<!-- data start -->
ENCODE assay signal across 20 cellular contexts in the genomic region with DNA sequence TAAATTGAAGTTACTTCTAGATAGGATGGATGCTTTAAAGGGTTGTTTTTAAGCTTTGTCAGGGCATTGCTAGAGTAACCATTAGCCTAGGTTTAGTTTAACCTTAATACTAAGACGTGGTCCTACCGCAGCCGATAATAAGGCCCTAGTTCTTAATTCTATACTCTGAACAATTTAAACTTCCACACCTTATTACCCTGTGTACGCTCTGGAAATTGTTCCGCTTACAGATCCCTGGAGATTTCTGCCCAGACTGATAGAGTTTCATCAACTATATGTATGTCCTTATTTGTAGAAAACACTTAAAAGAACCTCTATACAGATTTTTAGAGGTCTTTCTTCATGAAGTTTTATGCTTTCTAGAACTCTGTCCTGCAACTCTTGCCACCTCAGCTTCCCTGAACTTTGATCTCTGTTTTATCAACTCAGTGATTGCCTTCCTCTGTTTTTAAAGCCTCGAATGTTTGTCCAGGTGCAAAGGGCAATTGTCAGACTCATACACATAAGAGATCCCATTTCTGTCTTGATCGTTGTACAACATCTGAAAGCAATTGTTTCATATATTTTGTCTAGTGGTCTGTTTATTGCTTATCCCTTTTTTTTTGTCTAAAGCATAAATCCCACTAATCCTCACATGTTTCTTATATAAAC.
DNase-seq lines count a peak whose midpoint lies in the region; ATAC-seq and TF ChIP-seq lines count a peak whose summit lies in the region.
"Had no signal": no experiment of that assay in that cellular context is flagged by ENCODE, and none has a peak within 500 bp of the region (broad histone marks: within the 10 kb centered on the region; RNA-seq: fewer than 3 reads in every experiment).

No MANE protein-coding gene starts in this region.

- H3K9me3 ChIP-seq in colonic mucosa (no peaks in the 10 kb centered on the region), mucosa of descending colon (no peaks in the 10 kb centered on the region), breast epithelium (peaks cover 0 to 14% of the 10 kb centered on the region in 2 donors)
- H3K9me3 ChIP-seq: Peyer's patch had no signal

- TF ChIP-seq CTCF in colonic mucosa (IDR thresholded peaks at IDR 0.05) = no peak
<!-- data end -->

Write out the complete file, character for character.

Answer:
ENCODE assay signal across 20 cellular contexts in the genomic region with DNA sequence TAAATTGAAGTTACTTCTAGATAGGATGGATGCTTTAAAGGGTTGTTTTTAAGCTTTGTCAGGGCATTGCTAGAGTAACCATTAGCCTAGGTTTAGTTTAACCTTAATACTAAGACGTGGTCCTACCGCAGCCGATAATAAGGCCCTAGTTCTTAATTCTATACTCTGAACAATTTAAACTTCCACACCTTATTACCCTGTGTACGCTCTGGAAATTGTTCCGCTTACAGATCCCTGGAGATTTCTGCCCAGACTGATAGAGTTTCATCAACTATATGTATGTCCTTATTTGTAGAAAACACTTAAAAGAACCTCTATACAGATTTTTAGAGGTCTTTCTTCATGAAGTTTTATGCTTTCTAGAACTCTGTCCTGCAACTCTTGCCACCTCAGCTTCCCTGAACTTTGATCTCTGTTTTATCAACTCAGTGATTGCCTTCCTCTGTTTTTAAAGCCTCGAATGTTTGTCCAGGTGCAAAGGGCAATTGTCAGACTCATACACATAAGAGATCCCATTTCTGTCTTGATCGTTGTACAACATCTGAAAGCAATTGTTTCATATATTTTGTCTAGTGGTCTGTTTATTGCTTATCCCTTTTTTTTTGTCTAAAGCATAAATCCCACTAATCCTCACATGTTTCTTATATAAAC.
DNase-seq lines count a peak whose midpoint lies in the region; ATAC-seq and TF ChIP-seq lines count a peak whose summit lies in the region.
"Had no signal": no experiment of that assay in that cellular context is flagged by ENCODE, and none has a peak within 500 bp of the region (broad histone marks: within the 10 kb centered on the region; RNA-seq: fewer than 3 reads in every experiment).

No MANE protein-coding gene starts in this region.

- H3K9me3 ChIP-seq in colonic mucosa (no peaks in the 10 kb centered on the region), mucosa of descending colon (no peaks in the 10 kb centered on the region), breast epithelium (peaks cover 0 to 14% of the 10 kb centered on the region in 2 donors)
- H3K9me3 ChIP-seq: Peyer's patch had no signal

- TF ChIP-seq CTCF in colonic mucosa (IDR thresholded peaks at IDR 0.05) = no peak